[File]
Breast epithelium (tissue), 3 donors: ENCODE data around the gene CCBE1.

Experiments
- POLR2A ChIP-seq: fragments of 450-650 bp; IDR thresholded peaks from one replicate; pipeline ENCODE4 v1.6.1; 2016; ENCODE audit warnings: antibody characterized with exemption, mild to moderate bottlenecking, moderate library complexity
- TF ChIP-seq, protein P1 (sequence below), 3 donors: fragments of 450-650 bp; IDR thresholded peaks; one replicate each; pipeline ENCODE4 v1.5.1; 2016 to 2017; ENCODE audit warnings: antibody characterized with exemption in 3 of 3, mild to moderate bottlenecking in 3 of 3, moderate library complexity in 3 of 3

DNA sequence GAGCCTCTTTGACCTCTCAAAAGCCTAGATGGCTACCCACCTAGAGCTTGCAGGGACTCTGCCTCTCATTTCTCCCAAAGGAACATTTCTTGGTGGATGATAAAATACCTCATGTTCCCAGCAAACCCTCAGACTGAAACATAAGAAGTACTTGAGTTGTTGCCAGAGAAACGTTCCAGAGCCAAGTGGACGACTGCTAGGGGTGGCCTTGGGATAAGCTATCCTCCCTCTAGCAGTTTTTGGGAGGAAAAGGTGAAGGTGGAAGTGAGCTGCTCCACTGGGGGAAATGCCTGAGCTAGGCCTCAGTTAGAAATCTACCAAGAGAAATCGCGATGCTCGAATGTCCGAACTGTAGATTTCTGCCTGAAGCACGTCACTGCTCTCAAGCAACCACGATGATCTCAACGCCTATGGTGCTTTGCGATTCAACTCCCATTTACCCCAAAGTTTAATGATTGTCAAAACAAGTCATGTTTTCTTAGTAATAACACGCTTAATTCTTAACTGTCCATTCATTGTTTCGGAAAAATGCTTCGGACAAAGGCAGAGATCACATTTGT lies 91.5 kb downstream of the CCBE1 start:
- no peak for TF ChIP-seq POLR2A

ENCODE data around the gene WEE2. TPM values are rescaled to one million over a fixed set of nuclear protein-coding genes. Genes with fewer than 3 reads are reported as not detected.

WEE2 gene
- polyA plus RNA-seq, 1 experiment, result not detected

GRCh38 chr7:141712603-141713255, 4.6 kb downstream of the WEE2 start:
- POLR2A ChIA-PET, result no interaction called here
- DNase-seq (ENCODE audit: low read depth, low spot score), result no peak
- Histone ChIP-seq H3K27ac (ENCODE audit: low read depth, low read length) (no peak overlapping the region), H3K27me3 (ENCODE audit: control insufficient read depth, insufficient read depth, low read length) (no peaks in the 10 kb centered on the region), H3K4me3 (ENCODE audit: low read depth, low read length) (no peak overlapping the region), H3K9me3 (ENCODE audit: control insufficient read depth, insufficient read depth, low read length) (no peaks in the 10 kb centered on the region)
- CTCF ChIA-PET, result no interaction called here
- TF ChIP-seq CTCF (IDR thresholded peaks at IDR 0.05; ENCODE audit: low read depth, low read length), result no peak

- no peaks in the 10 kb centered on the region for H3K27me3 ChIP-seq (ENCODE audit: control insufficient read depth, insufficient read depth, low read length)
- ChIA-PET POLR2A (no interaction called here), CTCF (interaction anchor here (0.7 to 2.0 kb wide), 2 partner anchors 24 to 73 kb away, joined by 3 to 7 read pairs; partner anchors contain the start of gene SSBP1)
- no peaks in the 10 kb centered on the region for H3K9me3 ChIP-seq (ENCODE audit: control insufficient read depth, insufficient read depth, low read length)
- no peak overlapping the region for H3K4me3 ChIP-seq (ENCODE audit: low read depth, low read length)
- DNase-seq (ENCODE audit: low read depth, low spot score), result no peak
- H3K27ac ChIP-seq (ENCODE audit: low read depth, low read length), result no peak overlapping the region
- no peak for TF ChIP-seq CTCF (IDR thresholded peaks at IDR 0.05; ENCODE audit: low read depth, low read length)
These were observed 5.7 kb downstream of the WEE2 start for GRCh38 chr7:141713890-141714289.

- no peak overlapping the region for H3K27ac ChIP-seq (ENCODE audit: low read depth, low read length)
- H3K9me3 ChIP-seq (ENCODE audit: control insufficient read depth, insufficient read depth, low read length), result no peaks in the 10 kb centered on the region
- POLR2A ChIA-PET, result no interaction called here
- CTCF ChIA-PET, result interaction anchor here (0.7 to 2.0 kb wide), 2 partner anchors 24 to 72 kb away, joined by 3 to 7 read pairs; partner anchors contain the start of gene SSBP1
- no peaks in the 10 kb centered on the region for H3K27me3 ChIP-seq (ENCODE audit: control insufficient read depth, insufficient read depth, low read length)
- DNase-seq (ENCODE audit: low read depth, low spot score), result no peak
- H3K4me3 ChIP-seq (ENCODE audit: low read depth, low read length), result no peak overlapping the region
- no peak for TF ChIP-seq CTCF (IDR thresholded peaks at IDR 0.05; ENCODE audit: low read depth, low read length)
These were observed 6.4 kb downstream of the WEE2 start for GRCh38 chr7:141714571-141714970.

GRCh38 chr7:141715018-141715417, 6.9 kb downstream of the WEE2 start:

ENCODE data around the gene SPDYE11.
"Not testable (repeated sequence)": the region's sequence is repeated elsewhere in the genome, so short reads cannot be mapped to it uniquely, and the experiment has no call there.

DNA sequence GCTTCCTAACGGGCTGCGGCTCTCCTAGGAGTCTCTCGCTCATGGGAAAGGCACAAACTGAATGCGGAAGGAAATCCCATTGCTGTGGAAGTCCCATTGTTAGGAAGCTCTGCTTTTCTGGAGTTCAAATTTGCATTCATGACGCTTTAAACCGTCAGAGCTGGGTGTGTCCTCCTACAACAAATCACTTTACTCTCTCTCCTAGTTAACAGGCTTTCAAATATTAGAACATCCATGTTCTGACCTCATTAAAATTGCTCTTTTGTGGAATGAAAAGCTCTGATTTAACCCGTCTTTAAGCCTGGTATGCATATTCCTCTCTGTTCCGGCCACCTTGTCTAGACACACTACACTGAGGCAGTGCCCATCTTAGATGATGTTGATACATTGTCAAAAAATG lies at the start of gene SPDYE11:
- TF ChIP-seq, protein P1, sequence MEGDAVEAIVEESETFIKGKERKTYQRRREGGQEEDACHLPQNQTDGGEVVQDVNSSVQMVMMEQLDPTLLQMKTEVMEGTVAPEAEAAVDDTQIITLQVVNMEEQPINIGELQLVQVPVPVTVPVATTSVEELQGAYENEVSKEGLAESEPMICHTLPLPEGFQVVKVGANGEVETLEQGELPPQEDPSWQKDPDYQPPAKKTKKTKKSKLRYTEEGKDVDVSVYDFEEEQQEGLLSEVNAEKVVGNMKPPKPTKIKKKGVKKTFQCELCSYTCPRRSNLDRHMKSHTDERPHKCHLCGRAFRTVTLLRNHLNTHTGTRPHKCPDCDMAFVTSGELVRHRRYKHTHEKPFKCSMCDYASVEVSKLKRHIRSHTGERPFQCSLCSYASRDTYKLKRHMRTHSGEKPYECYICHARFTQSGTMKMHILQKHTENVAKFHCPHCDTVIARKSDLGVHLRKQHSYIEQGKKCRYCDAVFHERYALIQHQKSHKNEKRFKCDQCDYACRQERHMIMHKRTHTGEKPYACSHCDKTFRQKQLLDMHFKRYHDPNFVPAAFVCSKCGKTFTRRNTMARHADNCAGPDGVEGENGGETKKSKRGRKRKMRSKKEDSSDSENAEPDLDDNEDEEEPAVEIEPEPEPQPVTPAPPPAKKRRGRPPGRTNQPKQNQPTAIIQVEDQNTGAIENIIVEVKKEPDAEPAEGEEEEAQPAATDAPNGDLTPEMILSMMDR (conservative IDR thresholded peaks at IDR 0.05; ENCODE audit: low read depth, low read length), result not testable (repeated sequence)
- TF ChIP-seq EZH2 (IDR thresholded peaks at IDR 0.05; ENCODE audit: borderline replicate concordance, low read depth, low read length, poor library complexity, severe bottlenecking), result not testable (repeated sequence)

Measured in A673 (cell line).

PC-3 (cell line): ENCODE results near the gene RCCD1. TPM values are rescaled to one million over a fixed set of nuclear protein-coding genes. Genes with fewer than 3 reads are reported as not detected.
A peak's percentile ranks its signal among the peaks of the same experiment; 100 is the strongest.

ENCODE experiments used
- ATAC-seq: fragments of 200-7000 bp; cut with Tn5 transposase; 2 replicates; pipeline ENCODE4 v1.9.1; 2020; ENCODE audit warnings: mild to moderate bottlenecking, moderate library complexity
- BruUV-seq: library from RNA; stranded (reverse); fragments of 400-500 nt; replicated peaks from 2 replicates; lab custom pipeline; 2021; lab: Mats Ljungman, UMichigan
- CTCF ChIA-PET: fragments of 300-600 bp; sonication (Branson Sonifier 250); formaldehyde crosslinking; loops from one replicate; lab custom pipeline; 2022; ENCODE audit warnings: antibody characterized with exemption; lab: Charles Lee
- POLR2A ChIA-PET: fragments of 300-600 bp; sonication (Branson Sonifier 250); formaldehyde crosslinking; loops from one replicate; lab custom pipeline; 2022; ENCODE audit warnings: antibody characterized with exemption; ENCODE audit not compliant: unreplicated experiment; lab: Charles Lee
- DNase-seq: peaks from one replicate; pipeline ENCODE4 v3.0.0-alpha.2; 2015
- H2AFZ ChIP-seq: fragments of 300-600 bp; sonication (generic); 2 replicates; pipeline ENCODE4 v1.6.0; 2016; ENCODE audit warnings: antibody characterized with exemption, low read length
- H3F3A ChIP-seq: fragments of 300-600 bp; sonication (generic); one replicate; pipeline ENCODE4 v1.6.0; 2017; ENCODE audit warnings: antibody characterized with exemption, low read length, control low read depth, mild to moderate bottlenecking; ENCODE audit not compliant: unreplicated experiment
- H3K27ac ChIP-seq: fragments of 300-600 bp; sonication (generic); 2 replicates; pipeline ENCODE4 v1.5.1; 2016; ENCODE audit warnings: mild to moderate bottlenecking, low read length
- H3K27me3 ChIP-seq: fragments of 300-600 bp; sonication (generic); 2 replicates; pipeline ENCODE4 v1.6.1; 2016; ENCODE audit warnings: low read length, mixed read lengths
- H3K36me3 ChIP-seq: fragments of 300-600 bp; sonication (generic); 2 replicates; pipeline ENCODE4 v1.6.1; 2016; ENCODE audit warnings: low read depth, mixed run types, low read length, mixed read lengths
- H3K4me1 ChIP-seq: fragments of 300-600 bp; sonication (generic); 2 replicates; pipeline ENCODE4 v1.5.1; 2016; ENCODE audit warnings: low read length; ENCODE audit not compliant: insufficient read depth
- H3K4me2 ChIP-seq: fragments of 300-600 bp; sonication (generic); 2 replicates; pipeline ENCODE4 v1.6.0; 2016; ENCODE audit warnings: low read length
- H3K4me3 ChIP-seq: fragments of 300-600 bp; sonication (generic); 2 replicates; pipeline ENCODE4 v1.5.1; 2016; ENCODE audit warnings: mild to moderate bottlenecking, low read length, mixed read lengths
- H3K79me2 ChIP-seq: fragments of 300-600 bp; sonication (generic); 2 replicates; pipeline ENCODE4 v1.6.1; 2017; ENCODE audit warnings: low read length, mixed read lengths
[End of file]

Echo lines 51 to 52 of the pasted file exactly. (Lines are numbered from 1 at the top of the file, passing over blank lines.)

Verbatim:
- H3K27me3 ChIP-seq: fragments of 300-600 bp; sonication (generic); 2 replicates; pipeline ENCODE4 v1.6.1; 2016; ENCODE audit warnings: low read length, mixed read lengths
- H3K36me3 ChIP-seq: fragments of 300-600 bp; sonication (generic); 2 replicates; pipeline ENCODE4 v1.6.1; 2016; ENCODE audit warnings: low read depth, mixed run types, low read length, mixed read lengths